55 miles hiked
It’s bright sunshine all night and I wake at 6 a.m. feeling suffocated to a hot greenhouse of a shelter and tear off my hat and puffy layer and make tea and the vega protein drank that Muffy gave me- Muffy is sponsored by vega bc she’s a hotttt vegan athlete and as a consequence she has hella these chocolate protein powder packets and she gave me a bunch for my trip and I like them very much.
We’re wending back and forth on gravel braids of the Kongakut river in its huge river valley, today, fording various channels that are shallow enough to ford and hopping back and forth between flat banks with chest-high willows (kept at that height by the persistent monching of the caribou, who we also see on occasion, in little clusters) and the gravel with its fist-sized rocks. Just a couple of pinballs in a pinball machine, bouncing back and forth between broad banks, making our way upstream.
We’ll follow the Kong all the way to its headwaters, walk up it until it regresses into a little baby stream, and then a trickle in the tundra, and then nothing.
We reach more aufeis over the whole river valley, the broadest field of aufeis we’ve seen yet, and we climb up onto it and walk the six-foot thick sheet of blue glacier-lookin ice with its soft white snow top and azule puddles of snowmelt and narrow, gem-colored channels of twisting open water, trying to guess where the “cracks” might be, listening to deep booms as its edges calve into the river and asking ourselves again, is this safe? Is this safe? I suppose I could text Muffy and ask her to google it or text Kirk and ask him, but really I don’t want to know the answer. The walking is so easy up here.
Probably it’s safe? Much of the aufeis sits on gravel bars instead of an actual river, so if we fell through we’d fall onto… gravel? A secret hidden ice cave? I don’t know.
It’s blinding up here and I put on my sunglasses. Through the ice’s surface I can see worlds inside of worlds; pinholes leading to cavities burbling with glacial blue water, willows half-buried, ponds frozen on top of other ponds. We are often getting cliffed out where the ice ends and having to find a safe way down off of it and then getting on another chunk a little ways away. For a while we are walking just a rim of aufeis where it clings to the slope just above the river; I wouldn’t walk this at all if I couldn’t see how thick and secure it was. Still, walking this rim of ice has got to be one of the strangest surfaces I’ve ever had the opportunity to walk.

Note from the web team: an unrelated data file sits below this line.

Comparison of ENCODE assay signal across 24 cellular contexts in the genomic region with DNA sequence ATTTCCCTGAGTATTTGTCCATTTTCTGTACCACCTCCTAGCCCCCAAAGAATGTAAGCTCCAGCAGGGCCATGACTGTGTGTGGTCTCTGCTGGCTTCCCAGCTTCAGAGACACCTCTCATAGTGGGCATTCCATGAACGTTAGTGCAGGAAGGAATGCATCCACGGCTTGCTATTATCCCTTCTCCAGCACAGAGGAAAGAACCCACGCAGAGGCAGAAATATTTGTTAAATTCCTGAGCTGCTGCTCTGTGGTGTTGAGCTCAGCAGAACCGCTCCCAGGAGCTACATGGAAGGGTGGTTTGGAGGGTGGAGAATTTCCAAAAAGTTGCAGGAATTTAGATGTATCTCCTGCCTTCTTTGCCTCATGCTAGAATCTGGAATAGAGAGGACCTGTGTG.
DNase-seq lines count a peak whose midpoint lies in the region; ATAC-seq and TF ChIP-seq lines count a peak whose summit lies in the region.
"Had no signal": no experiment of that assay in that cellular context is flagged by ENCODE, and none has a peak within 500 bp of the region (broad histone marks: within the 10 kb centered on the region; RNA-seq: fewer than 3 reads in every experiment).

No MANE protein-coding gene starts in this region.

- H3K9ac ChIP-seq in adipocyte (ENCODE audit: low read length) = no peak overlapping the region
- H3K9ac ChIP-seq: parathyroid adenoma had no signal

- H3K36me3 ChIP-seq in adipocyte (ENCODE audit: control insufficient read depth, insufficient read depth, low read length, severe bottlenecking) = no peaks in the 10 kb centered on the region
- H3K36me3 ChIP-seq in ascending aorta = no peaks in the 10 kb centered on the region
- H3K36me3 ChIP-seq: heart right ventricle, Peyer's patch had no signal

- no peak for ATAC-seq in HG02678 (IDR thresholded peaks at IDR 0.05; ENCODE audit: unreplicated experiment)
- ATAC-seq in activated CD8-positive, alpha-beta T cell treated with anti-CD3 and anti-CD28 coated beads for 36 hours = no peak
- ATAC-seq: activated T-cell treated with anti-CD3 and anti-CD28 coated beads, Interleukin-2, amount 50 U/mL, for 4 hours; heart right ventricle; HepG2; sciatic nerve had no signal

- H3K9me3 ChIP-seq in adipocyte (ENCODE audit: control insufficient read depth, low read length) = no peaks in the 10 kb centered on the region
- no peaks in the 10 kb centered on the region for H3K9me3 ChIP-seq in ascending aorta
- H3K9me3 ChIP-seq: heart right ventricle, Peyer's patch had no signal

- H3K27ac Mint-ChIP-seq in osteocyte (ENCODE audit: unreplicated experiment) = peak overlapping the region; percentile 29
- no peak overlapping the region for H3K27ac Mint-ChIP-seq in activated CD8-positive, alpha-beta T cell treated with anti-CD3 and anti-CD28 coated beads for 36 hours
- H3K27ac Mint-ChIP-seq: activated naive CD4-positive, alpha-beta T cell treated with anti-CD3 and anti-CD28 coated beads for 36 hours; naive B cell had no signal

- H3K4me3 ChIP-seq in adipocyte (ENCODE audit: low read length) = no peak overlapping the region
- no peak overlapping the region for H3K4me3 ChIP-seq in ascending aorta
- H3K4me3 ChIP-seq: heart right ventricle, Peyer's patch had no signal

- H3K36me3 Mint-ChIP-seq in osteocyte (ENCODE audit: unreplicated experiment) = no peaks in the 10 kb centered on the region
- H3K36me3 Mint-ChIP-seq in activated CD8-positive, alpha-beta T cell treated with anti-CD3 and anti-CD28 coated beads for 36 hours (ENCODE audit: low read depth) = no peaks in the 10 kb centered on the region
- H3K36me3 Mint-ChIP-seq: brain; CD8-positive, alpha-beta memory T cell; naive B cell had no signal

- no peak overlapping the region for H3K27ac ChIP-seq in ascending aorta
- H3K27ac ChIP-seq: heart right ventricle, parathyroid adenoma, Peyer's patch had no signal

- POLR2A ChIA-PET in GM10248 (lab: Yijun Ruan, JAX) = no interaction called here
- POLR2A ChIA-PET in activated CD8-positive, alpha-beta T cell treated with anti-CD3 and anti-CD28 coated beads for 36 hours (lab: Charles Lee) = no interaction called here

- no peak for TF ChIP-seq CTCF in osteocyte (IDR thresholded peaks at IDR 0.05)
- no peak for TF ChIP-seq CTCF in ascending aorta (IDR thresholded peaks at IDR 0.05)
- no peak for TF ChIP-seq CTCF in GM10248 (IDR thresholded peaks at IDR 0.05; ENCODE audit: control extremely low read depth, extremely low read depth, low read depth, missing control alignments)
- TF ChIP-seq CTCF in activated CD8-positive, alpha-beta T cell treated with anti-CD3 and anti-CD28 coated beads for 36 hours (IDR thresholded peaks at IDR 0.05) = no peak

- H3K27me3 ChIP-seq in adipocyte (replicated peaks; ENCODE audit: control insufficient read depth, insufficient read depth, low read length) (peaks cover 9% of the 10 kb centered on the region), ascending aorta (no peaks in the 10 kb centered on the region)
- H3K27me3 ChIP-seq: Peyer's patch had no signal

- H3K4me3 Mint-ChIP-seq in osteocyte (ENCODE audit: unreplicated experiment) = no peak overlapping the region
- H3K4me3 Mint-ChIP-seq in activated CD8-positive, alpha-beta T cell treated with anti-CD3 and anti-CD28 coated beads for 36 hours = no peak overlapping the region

We eventually climb off of the ice onto a bank, and where the ice meets the earth is the strangest world of mud-covered ice with grey, gnarled willows growing up through this ice creating an eerie, haunted forest, with a heavy, leaden sky above.
“This looks like a manna card from Magic the Gathering,” says Bunny. Bunny is holding up well so far on this hike- it being her first long distance hike (although she has done many other kinds of outdoors expeditions) she is using gear that’s all new to her, and dealing with the requisite realizations that some gear she thought she would like actually doesn’t work for her at all, and vice versa. Also one of her big toenails is falling off, and today she’s in a lot of pain because of it. She’s being a good sport about all of it, though, and I appreciate so much that she was willing to come out here at all, and suffer through all the weather and tussocks and injury the arctic is likely to throw at us in two months’ time.
As for me, my feet hurt today but in a different spot than yesterday, and that seems promising. My left arch is sore and my left toes are somewhat numb. It all feels well within the realm of temporary beginning of the trail pain, though, and my morale is good.
We camp on a small bench above the Kong on a flat mat of relatively dry tundra as a light rain begins to fall and I am so sleepy I can hardly stay awake long enough to make dinner before I’m cozy in my bag in the cool gentle grey and then I’m out.
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